Ben Stokes – Stick

Averaged 45 with the bat and 22 with the ball. That’s exceptional. I was even beginning to think he could replace Root as captain until he called that South Africa spectator a frightful rotter.

England should obviously stick with Stokes because he’s the best all-rounder we’ve had since Botham. Sorry Freddie. However, we should manage his workload very carefully. If we can keep Stokes, Wood, and Archer fit for the Ashes tour in two years’ time we might actually have a shot at taking 20 wickets down under. Stokes has this invaluable ability to make things happen – even on flat surfaces. Just don’t call him Ed Sheeran.

Jos Buttler – Twist

Enough is enough. We keep hearing that Jos will figure things out, and that his talent will eventually shine through, but he’s getting worse not better. And how many chances does he need for pete’s sake? He’s played 41 Tests, completed 73 innings, and his statistics since his recall are no better than his first stint in Test cricket.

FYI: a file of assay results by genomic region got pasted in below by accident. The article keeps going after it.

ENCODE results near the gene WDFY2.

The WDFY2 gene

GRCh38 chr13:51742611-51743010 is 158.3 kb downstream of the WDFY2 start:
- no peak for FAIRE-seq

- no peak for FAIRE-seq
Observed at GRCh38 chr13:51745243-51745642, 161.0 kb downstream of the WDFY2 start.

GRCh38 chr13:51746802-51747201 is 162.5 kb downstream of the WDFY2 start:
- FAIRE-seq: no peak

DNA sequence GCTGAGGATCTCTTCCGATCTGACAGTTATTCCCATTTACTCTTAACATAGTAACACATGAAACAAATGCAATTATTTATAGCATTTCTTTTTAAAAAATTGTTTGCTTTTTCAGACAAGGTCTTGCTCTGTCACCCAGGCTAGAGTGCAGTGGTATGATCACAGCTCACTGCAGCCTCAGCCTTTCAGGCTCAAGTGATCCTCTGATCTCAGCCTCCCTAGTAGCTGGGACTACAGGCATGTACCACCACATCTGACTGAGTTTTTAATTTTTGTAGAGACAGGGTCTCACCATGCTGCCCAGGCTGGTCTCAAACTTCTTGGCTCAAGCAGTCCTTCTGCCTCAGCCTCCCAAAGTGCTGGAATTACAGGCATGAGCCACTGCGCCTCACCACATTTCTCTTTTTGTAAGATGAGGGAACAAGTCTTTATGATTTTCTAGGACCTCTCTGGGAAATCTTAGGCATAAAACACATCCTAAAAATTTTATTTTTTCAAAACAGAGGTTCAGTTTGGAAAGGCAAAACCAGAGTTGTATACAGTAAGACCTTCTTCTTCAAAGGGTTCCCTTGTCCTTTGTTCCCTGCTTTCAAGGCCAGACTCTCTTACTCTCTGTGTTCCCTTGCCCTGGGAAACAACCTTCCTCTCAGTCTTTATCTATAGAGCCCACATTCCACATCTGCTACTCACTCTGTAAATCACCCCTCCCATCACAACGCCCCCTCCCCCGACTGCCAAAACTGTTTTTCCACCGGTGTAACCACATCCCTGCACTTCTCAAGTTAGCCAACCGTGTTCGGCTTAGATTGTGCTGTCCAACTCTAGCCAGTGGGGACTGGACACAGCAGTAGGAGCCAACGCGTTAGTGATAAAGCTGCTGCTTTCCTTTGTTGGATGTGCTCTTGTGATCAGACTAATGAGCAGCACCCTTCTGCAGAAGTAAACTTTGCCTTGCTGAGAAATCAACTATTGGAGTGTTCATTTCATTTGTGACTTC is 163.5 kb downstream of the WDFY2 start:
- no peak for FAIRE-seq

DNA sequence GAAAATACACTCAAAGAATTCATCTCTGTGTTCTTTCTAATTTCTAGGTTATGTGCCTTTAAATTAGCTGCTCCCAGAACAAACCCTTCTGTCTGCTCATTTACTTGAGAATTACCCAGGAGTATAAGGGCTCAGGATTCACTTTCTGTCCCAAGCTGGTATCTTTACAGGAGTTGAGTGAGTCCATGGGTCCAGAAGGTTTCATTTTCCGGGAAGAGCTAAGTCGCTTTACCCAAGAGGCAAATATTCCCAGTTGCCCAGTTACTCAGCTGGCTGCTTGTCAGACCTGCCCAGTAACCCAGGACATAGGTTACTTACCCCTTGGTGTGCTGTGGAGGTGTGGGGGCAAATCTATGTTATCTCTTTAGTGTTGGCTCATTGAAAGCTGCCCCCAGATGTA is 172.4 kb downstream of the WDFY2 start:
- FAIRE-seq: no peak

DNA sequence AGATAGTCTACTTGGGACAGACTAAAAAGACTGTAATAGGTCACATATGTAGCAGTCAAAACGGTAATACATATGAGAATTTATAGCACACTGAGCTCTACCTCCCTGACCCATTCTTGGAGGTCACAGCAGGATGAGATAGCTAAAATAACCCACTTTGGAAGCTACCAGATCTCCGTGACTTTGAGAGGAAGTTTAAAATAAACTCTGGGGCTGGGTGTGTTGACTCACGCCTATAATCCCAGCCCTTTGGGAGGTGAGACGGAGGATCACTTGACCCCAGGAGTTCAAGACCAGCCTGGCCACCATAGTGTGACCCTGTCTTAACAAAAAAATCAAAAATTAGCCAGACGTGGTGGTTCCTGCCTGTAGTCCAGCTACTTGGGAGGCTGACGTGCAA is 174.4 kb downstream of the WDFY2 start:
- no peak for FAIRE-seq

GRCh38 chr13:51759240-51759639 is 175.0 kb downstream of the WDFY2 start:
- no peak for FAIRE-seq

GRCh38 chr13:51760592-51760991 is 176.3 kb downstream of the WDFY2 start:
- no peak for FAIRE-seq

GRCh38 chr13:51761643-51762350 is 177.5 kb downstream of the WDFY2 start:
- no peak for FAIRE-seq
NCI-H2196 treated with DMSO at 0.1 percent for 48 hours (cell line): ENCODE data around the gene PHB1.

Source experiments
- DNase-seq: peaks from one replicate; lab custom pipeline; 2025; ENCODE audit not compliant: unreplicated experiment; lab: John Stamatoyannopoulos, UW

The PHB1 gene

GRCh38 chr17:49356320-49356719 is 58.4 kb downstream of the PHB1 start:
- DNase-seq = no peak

Here’s the naked truth about Buttler. He’s done well against the weaker attacks (India 2014, West Indies 2015, Sri Lanka 2018, West Indies 2019), pretty well against the decent attacks (New Zealand 2015, Pakistan 2015, Pakistan 2018, India 2018) but absolutely horribly against the quality attacks (Australia 2015, Australia 2019, South Africa 2020). There’s a lesson in there. Talent can only take you so far without a sound technique and Test match temperament.

Poor Jos openly admits that he can’t work out how he should play. And that’s clearly not a good place to be. It’s time for Ben Foakes to come back into the side for Sri Lanka.

Jonny Bairstow – Twist

Although I wouldn’t mind too much if Jonny remains in the squad, Sri Lanka could be a good time to look at someone else. After all, there seems little point ditching Jos Buttler only to go back to Bairstow.

I remain convinced that Jonny can still be a good Test player for England. But he needs to work on his technique and actually prove it in some first class games before he earns a recall. Ed Smith needs to give the impression that England’s cricket team is a meritocracy. Jonny’s been living on past glories for far too long.

Rumour has it that Jonny might be asked to bat 3 in Sri Lanka. I don’t like this move because it’s short-term thinking. He’s not a viable No.3 elsewhere in the world because he’s vulnerable against pace bowling (especially when the ball is hard) and desperately needs to tighten up his defence.